Jeremy Kratz’ new Hugo Award logo design seemed good at first glance and I like it more and more as time goes by.
Kratz’ design was the winner in a contest arranged by the Worldcon’s Hugo Marketing Committee. Out of the hundreds of entries, judges Chip Kidd, Irene Gallo, Geri Sullivan and Neil Gaiman settled on a simple icon, one that will hold its own on a busy paperback cover or on a banner hung in a convention center.
The use of the four-finned rocket in the logo was mandated by the contest rules. That’s what the award looks like, after all. But think how preferring a rocket must have complicated the judges’ task. They not only had to make an artistically sound choice, they also had to avoid selecting a logo that was likely to be confused with others already in use. There are a lot of sf-themed businesses and organizations using logos with rockets in them — Tor.com, the Science Fiction League, and many, many others.
One thing that amused me about the choice – prompted me to joke “We needed a contest for this?” – was its unwitting resemblance to an idea I’d had back when fans first started talking about having a logo.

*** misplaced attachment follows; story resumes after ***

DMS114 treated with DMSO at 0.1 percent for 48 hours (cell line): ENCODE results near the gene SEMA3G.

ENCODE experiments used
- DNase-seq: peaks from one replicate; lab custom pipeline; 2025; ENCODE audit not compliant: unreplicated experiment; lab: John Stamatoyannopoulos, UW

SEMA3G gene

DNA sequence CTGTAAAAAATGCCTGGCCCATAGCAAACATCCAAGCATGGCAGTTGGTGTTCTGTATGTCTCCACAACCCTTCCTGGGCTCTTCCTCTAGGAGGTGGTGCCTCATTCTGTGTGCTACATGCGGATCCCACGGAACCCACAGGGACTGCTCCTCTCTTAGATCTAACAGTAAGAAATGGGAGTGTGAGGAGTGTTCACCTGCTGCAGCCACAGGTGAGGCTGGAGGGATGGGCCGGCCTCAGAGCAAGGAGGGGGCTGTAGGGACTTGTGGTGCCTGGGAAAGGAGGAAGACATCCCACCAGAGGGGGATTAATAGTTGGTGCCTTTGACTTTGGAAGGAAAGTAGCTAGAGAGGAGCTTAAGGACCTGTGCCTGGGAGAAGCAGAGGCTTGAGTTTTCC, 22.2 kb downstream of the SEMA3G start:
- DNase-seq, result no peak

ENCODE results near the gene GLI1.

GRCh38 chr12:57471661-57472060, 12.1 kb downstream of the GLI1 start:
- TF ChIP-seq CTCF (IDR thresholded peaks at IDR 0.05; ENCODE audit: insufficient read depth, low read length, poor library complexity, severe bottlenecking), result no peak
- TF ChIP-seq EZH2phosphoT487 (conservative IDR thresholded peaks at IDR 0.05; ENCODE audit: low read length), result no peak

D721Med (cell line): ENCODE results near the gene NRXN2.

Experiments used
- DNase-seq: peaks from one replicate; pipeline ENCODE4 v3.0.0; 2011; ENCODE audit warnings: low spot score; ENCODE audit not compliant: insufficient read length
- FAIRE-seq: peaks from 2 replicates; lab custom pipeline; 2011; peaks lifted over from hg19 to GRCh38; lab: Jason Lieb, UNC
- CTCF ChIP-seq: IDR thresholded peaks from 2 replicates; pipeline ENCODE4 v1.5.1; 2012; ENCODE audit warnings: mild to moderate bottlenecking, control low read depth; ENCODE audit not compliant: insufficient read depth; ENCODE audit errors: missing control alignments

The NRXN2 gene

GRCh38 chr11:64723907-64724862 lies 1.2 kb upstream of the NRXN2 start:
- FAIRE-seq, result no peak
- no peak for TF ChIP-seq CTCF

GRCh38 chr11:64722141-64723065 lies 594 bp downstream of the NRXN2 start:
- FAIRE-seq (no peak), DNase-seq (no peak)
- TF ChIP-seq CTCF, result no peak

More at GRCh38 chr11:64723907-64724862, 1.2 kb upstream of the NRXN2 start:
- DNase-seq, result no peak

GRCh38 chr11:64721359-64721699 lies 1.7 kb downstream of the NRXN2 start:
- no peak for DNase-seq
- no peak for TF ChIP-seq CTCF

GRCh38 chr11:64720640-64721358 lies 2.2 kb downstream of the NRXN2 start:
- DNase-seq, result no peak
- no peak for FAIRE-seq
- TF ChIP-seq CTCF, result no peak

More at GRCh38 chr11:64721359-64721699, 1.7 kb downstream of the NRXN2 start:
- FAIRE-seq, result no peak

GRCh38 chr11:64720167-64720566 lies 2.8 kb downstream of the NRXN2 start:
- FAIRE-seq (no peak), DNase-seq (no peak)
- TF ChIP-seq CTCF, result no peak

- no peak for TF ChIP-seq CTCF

I’d immediately visualized the Hugo nominee pins we used to get. They were little silver rockets with tiny vanes at bold right angles to the hull. (Mike Resnick has so many he wears them on a bandolier and looks like he’s about to say he doesn’t have to show you any stinkin’ badges.) I always thought the design looked straight off the drafting board, one that easily could be turned into an attractive graphic.
The rounded fins of Kratz’ logo show his inspiration was the rocket trophy rather than the pins. That said, isn’t it subjective reactions like these that drive a blog?
(And lest we forget, “World Science Fiction Society”, “WSFS”, “World Science Fiction Convention”, “Worldcon”, “NASFiC” and “Hugo Award” are service marks of the World Science Fiction Society, an unincorporated literary society.)